Director Irwin Winkler and screenwriter Jay Cocks save most of their creative liberties for the conceptual, almost Brechtian treatment of Porter’s songs.
Most of the buzz around “De-Lovely,” which opens July 2 in New York and Los Angeles, has centered on the depiction of Porter (played by Kevin Kline with his usual charm and skill) having male lovers before and throughout his 35-year marriage to Linda (Ashley Judd). But theatre buffs will likely be more intrigued by the way Winkler uses the classic tunes to shed light on various moments in Porter’s life. Cole Porter serenades Linda with “Easy to Love” early in their courtship, launches into “Be a Clown” as he begins to dumb down his work for the movies, delivers “Experiment” as a veiled endorsement of his sexual dalliances in Hollywood, etc., etc.
Winkler freely admits that he and Cocks drastically shuffled the Porter catalog—we first see the composer in Paris in 1918, singing a song that wouldn’t be written until 1939. But he insists that they did not assign any meaning to the songs that wasn’t already there. “Cole Porter gave them meaning,” he says. “We simply put them in a context that audiences would accept. We just didn’t want to be bound to the traditional ‘and then he wrote, and then he wrote’ convention.”
The great irony here is that Porter was one of the last songwriters to try his hand at what we now called integrated musicals. It really wasn’t until 1948’s Kiss Me, Kate, more than 20 years after Jerome Kern and Richard Rodgers made the plunge, that he made any attempt to advance the story or develop the characters through song. Most of the theatre songs used to illuminate a particular mood or emotion in “De-Lovely” were originally written to generate nothing more than another great tune.
The film is packed with renditions of Porter standards by everyone from Natalie Cole to Elvis Costello to Alanis Morrisette. Anyone who saw The Pirates of Penzance or On the Twentieth Century knows that Kevin Kline can hold his own among this crowd, but you wouldn’t know it from seeing “De-Lovely.” Kline’s take on Porter’s reedy, flat-voweled singing voice may make for slightly less stirring renditions of songs like “In the Still of the Night,” but it’s absolutely authentic, as an authentic Porter recording makes clear during the end credits. “We didn’t want him to jump out and compete with Sheryl Crow,” Winkler says of Porter’s unassuming singing voice. “In fact, I had to ask Kevin to tone it down a few times.” (For what it’s worth, Kline’s piano playing is impeccable throughout.) While he concedes that some of these performers may appeal to younger audiences, Winkler says the range of singers is a testament to the universality of Porter’s melodies and the messages contained in them. “His songs are constantly questioning the nature of love,” he says, “and people are still asking those questions.”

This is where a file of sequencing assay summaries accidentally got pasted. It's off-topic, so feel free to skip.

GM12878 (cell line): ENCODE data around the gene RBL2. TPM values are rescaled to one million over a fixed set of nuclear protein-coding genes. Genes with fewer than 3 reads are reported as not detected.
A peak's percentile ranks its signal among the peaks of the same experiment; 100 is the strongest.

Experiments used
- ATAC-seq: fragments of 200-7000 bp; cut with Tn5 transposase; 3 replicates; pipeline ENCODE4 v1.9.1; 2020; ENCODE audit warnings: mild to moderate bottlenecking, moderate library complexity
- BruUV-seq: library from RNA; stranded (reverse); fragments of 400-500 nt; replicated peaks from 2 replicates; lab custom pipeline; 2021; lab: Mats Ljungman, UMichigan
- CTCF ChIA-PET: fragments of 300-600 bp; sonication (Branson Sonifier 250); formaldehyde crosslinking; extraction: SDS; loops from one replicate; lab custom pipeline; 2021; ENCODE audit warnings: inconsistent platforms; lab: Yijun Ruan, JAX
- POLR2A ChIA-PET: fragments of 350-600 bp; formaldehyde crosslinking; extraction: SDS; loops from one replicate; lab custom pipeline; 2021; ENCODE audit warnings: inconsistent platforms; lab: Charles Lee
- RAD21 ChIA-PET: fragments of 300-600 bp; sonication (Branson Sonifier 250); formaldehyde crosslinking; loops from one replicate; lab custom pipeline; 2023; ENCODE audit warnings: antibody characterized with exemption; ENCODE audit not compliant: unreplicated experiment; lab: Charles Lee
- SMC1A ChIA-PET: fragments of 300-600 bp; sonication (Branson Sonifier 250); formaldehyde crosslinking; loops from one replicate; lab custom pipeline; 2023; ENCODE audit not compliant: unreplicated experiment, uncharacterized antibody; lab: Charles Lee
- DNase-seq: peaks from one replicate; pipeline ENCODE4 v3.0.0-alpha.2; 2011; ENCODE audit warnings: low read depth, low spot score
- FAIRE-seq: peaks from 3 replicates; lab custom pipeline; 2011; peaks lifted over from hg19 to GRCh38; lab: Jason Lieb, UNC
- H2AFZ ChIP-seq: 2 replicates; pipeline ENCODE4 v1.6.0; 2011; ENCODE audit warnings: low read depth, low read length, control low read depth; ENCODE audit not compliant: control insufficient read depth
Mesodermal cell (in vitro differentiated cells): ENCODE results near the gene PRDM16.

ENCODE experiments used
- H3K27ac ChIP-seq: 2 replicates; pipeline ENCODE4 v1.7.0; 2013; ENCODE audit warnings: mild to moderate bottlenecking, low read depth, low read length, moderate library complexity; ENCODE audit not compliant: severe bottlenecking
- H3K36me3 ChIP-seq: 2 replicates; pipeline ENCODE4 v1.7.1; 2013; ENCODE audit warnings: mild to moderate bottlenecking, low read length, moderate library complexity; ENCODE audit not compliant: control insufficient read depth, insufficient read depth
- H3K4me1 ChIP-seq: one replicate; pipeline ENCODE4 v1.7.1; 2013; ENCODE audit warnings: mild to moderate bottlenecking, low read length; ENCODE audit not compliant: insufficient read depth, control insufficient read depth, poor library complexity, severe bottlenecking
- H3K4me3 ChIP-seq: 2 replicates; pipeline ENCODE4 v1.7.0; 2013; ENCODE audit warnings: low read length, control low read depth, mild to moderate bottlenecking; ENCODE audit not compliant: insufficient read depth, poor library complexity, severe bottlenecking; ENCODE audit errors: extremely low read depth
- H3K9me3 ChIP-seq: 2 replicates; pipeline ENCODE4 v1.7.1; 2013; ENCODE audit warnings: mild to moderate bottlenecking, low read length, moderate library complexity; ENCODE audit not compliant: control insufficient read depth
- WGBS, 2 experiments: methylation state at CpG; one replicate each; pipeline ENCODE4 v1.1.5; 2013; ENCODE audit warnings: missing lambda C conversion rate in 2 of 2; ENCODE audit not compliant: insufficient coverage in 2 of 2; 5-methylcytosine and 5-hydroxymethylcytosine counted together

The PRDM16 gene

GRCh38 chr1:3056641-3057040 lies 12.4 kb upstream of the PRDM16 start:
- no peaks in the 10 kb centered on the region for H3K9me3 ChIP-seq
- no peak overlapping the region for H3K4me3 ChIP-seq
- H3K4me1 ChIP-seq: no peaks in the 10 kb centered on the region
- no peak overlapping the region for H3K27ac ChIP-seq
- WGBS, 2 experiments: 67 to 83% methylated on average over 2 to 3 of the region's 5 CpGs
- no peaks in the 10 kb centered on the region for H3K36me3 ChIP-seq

As packed as “De-Lovely” is with Porter songs, fans will need to wait a bit to see all the numbers Winkler filmed: “I shot ‘Don’t Fence Me In’ but couldn’t find a place for it. That and ‘You Do Something to Me,’ which I also shot, will be on the DVD.”
Perhaps the strangest moment in “De-Lovely” comes when Porter and his tour guide watch a snippet from “Night and Day,” the infamously sanitized 1946 take on Porter’s life starring Cary Grant. If you think characters in a biopic watching themselves in an earlier biopic is Pirandellian, you haven’t been exposed to “Frankie and Johnny Are Married,” which is now playing in New York, Los Angeles and five other cities.
The title of Michael Pressman’s film may sound cryptic to those familiar with Terrence McNally’s Frankie and Johnny in the Clair de Lune: Isn’t the whole point that the two characters are deciding whether they want to get to know each other? But Pressman, a television writer and producer, has written, directed and starred with his real-life wife (and son) in a movie about a guy directing and ultimately starring with his wife in a play. It sounds unbelievably incestuous and navel-gazing, and it sort of is. But it’s also a lot of fun.
And it’s also (mostly) true. Pressman really did direct his wife, Lisa Chess, and another actor in Frankie and Johnny at a 99-seat L.A. theater in 2001. The leading man bailed at the last minute to do a movie, and Pressman was forced to cancel the production, losing every penny he and Chess had put in for the six-week run. Six months and $35,000 later, he pulled the set out of storage (an additional expense of about $10,000) and mounted another production, this time starring opposite his wife. “When it was over,” he says, “Lisa said, ‘What we’ve been through sounds like the kind of thing you could write an independent film about.’” The result is “Frankie and Johnny Get Married,” a painful and fun look at the vagaries of Off-Off-Broadway playmaking.
As natural and affecting as Chess is, the spark plug of the film is Alan Rosenberg, a familiar TV face (“Cybill,” “L.A. Law”) who has made either the smartest or the dumbest choice of his career. He plays the role of Alan Rosenberg, a familiar TV face who signs on to star with Chess in Frankie and Johnny and proceeds to reduce everyone without earshot into tears and/or rage with pronouncements like “I did not become an actor to learn lines.” Anyone who has ever set foot on a stage will wince at the sight of Chess standing helplessly as Rosenberg takes Method pauses, refusing to overlap her line of dialogue as specified in the script.